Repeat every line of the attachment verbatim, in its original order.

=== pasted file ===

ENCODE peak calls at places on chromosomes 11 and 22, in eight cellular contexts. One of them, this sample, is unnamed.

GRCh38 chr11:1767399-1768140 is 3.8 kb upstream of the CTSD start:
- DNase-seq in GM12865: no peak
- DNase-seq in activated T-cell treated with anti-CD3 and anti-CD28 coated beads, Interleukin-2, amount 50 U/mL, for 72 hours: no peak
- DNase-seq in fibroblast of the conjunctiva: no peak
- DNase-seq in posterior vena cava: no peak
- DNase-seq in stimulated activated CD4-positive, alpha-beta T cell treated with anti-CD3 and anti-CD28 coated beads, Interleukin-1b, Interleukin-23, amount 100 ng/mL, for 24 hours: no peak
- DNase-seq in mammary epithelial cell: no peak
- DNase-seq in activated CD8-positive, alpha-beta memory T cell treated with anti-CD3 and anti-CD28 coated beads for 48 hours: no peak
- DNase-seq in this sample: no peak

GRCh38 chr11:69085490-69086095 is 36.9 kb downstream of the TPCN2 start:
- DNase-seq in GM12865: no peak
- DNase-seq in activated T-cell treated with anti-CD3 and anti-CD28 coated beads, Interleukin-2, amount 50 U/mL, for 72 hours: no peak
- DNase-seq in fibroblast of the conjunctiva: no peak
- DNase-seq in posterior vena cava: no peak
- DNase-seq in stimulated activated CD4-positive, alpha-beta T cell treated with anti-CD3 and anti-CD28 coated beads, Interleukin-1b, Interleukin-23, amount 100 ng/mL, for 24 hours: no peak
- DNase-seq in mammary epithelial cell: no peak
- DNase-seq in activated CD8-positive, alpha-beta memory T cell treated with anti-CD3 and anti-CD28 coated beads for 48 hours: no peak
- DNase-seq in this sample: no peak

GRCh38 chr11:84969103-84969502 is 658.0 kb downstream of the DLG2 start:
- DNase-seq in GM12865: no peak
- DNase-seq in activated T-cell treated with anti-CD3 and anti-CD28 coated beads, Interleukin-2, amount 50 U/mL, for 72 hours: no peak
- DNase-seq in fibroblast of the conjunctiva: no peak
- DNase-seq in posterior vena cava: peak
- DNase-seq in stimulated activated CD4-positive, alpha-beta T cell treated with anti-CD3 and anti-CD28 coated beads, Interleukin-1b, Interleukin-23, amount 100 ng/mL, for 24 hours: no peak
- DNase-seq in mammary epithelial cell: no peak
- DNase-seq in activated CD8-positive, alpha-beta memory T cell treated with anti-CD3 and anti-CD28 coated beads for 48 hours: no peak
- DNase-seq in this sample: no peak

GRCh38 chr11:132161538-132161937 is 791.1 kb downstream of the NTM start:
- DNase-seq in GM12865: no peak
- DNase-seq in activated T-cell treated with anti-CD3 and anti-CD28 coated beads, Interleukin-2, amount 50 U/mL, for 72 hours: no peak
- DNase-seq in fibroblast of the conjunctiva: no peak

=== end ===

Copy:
ENCODE peak calls at places on chromosomes 11 and 22, in eight cellular contexts. One of them, this sample, is unnamed.

GRCh38 chr11:1767399-1768140 is 3.8 kb upstream of the CTSD start:
- DNase-seq in GM12865: no peak
- DNase-seq in activated T-cell treated with anti-CD3 and anti-CD28 coated beads, Interleukin-2, amount 50 U/mL, for 72 hours: no peak
- DNase-seq in fibroblast of the conjunctiva: no peak
- DNase-seq in posterior vena cava: no peak
- DNase-seq in stimulated activated CD4-positive, alpha-beta T cell treated with anti-CD3 and anti-CD28 coated beads, Interleukin-1b, Interleukin-23, amount 100 ng/mL, for 24 hours: no peak
- DNase-seq in mammary epithelial cell: no peak
- DNase-seq in activated CD8-positive, alpha-beta memory T cell treated with anti-CD3 and anti-CD28 coated beads for 48 hours: no peak
- DNase-seq in this sample: no peak

GRCh38 chr11:69085490-69086095 is 36.9 kb downstream of the TPCN2 start:
- DNase-seq in GM12865: no peak
- DNase-seq in activated T-cell treated with anti-CD3 and anti-CD28 coated beads, Interleukin-2, amount 50 U/mL, for 72 hours: no peak
- DNase-seq in fibroblast of the conjunctiva: no peak
- DNase-seq in posterior vena cava: no peak
- DNase-seq in stimulated activated CD4-positive, alpha-beta T cell treated with anti-CD3 and anti-CD28 coated beads, Interleukin-1b, Interleukin-23, amount 100 ng/mL, for 24 hours: no peak
- DNase-seq in mammary epithelial cell: no peak
- DNase-seq in activated CD8-positive, alpha-beta memory T cell treated with anti-CD3 and anti-CD28 coated beads for 48 hours: no peak
- DNase-seq in this sample: no peak

GRCh38 chr11:84969103-84969502 is 658.0 kb downstream of the DLG2 start:
- DNase-seq in GM12865: no peak
- DNase-seq in activated T-cell treated with anti-CD3 and anti-CD28 coated beads, Interleukin-2, amount 50 U/mL, for 72 hours: no peak
- DNase-seq in fibroblast of the conjunctiva: no peak
- DNase-seq in posterior vena cava: peak
- DNase-seq in stimulated activated CD4-positive, alpha-beta T cell treated with anti-CD3 and anti-CD28 coated beads, Interleukin-1b, Interleukin-23, amount 100 ng/mL, for 24 hours: no peak
- DNase-seq in mammary epithelial cell: no peak
- DNase-seq in activated CD8-positive, alpha-beta memory T cell treated with anti-CD3 and anti-CD28 coated beads for 48 hours: no peak
- DNase-seq in this sample: no peak

GRCh38 chr11:132161538-132161937 is 791.1 kb downstream of the NTM start:
- DNase-seq in GM12865: no peak
- DNase-seq in activated T-cell treated with anti-CD3 and anti-CD28 coated beads, Interleukin-2, amount 50 U/mL, for 72 hours: no peak
- DNase-seq in fibroblast of the conjunctiva: no peak